Australia overhauls cigarette packs

Branding, logos and promotional text to be replaced by prominent health warnings.

    The move by the Australian government, scheduled for 2012, would be a world-first [AFP]

    Canberra has said that it wants one million fewer Australians to smoke by 2020.

    Rudd said that about 15,000 Australians die of smoking-related diseases every year, and that tobacco use costs the country $31.5bn a year in healthcare and lost productivity.

    Price hike

    The government also announced a 25 per cent hike in the tax on cigarettes from midnight on Thursday. 

    "It's a lazy policy response being pushed by some health advocates"

    Mick Daly, chairman of the IGA supermarket chain

    Tobacco companies immediately condemned the packaging rules and vowed to challenge them in court.

    "Introducing plain packaging just takes away the ability of a consumer to identify our brand from another brand and that's of value to us,'' Cathie Keogh, a spokeswoman for the Imperial Tobacco company, told local radio.

    "It really affects the value of our business as a commercial enterprise and we will fight to support protecting our international property rights."

    Rob Moodie, chair of the government's National Preventative Health Taskforce, which recommended the legislation, said that stripping packages of their logos would effectively stamp out tobacco companies' marketing campaigns.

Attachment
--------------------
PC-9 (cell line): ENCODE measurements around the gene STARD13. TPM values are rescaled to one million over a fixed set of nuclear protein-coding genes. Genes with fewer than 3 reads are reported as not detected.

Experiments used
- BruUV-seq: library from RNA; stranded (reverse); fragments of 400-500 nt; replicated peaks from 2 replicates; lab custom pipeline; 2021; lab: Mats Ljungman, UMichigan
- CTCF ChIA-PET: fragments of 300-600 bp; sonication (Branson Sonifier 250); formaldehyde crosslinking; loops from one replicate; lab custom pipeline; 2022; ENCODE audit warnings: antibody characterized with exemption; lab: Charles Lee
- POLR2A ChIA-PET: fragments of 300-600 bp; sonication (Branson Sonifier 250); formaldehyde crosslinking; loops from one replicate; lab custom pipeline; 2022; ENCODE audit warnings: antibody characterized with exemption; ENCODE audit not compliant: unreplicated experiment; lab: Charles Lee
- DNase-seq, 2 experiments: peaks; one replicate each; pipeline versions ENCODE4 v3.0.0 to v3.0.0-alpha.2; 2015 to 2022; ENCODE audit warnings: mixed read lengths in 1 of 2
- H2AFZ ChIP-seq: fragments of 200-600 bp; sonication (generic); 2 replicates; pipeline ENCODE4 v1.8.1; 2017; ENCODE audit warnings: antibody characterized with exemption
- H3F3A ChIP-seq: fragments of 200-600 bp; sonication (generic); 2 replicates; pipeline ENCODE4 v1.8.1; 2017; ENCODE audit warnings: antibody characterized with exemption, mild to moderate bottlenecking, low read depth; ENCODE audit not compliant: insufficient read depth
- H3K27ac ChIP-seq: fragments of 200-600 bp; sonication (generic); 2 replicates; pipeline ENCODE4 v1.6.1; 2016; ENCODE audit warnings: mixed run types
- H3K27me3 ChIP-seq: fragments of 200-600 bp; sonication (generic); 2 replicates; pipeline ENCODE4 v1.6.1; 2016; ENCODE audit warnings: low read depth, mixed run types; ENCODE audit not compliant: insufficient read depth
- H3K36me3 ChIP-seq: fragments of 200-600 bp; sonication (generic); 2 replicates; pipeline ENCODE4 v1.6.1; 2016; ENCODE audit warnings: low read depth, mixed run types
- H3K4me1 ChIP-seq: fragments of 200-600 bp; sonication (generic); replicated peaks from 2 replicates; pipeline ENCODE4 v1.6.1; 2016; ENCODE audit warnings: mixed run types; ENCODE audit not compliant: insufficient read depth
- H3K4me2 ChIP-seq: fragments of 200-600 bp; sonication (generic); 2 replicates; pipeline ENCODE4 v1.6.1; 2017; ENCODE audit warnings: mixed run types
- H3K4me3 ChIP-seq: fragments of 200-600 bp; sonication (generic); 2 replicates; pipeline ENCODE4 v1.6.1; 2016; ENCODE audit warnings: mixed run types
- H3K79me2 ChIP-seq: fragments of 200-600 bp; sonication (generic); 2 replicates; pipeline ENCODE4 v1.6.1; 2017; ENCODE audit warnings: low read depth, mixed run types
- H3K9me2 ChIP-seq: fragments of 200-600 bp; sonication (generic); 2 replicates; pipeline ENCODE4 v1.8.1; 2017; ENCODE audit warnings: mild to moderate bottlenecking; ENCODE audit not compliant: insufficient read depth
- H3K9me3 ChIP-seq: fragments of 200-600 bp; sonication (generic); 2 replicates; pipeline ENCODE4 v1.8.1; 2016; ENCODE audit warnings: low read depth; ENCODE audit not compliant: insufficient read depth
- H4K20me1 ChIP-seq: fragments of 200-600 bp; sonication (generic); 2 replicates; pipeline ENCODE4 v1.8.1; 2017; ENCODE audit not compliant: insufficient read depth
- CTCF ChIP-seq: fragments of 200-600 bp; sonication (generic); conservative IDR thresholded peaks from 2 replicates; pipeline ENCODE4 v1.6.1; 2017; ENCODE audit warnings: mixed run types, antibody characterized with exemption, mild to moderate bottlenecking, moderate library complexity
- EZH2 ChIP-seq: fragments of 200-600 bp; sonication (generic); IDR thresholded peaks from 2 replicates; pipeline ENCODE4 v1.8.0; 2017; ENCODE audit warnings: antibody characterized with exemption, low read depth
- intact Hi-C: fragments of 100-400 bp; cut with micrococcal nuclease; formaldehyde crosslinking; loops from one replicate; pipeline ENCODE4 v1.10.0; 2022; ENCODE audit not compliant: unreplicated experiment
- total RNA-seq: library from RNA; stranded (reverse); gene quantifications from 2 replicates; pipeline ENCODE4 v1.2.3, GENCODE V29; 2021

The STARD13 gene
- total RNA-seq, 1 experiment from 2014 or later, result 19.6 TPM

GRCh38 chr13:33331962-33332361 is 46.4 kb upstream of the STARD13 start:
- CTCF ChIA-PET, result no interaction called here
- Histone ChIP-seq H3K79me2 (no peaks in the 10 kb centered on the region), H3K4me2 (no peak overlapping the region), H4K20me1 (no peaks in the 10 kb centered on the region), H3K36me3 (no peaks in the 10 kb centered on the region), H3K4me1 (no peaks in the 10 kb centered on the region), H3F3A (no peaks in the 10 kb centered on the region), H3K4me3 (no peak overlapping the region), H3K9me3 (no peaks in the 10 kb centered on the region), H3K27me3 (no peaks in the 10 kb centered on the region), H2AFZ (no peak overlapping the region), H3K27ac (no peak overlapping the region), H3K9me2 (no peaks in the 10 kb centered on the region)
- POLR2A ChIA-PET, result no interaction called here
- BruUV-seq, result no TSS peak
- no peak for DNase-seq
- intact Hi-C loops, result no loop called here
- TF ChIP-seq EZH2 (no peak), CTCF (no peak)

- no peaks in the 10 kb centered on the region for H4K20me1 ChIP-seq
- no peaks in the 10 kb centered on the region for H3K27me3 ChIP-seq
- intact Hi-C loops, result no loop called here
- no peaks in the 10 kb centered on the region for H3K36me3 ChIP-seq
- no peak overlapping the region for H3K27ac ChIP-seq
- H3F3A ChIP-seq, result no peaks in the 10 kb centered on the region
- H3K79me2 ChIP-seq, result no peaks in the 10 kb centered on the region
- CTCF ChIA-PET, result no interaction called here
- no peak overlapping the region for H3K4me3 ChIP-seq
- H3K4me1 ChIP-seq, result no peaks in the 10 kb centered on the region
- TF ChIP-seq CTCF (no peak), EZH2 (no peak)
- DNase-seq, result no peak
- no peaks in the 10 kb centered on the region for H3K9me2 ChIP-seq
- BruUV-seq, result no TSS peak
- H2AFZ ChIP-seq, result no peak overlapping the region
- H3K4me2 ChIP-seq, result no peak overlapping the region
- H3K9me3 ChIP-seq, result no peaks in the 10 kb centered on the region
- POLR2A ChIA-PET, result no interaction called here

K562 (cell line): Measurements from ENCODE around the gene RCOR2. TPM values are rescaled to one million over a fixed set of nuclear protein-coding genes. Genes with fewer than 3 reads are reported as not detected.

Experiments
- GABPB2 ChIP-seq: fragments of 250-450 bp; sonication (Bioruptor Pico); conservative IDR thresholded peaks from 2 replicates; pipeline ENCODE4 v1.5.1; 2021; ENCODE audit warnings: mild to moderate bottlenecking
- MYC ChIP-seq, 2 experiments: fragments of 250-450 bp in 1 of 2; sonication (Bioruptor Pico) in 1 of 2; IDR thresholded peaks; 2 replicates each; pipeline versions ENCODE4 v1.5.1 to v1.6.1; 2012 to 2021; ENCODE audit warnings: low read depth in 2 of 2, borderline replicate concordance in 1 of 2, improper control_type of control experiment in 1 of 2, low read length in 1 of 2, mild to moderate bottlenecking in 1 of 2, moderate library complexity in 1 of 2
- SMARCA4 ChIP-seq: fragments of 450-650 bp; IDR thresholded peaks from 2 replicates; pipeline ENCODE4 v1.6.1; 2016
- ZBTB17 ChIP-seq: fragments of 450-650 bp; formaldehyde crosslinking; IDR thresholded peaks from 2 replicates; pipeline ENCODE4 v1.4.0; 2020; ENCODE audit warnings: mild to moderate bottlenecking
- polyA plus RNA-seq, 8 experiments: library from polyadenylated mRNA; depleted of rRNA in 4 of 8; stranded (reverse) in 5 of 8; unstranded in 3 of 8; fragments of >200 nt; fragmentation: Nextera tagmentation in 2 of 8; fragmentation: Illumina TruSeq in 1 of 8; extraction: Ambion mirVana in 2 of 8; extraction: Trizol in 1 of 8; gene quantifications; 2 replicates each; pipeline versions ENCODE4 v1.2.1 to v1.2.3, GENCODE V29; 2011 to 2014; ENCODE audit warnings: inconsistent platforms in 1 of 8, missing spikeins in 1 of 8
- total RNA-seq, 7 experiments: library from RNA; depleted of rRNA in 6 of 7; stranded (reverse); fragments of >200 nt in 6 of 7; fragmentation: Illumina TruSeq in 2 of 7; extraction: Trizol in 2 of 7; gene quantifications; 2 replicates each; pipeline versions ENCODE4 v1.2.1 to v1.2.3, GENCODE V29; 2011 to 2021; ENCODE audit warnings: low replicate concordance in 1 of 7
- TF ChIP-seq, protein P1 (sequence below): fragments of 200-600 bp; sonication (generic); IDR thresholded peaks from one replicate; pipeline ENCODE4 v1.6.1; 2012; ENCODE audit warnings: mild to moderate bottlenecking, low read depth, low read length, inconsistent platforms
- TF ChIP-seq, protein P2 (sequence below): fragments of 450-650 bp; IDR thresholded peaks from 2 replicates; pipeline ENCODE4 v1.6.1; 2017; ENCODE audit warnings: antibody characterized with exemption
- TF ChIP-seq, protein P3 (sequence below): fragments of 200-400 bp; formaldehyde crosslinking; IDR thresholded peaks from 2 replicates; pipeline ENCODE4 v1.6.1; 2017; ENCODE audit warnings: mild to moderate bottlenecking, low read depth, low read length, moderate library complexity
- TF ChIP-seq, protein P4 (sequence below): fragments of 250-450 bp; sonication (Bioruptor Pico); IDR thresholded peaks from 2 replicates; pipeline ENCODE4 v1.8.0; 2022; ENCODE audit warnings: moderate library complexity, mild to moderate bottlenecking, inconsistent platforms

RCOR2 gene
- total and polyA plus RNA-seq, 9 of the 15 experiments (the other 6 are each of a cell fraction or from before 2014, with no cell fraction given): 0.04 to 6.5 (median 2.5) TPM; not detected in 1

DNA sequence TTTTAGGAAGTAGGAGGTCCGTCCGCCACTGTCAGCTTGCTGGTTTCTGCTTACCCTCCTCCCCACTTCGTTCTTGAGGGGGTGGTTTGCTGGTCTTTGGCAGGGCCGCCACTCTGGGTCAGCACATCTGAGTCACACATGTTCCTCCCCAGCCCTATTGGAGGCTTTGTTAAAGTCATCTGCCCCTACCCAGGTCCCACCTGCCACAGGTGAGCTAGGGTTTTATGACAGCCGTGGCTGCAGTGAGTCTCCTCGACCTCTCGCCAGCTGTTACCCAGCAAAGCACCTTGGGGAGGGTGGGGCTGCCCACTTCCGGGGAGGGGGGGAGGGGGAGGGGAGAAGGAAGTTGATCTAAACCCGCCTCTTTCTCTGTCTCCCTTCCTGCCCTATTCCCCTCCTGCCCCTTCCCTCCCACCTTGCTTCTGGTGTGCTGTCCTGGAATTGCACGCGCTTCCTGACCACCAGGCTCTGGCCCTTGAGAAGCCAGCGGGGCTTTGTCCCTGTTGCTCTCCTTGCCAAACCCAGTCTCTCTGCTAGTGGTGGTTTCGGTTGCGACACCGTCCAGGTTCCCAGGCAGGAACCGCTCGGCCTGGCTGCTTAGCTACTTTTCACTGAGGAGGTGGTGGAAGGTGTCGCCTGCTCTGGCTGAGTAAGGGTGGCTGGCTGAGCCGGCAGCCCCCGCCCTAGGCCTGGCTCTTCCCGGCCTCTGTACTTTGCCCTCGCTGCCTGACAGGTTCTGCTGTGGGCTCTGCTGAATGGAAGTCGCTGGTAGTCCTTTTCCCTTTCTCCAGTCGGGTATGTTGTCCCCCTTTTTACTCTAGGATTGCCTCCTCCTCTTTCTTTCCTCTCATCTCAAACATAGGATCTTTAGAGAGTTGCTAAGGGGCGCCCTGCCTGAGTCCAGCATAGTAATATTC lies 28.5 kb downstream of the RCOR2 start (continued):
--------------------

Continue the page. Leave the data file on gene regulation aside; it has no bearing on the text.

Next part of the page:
"The thing that tobacco companies fear second after price increases is plain packaging because it takes away their last real avenue for branding their cigarettes,'' he said.

    "It also takes away their in-store presence."

    'Direct attack'

    Retailers said the tax hike would hurt their businesses and bolster the cigarette black market.

    "It's a lazy policy response being pushed by some health advocates," Mick Daly, the national chairman of Australian supermarket chain IGA, said in a statement.

    "That amounts to a direct attack on approximately 16 per cent of Australians who have made legal and legitimate lifestyle choices.''

    Australia has banned tobacco advertisements from print, television and radio for many years, but the new proposal extends restrictions to internet advertising.

    SOURCE: Agencies


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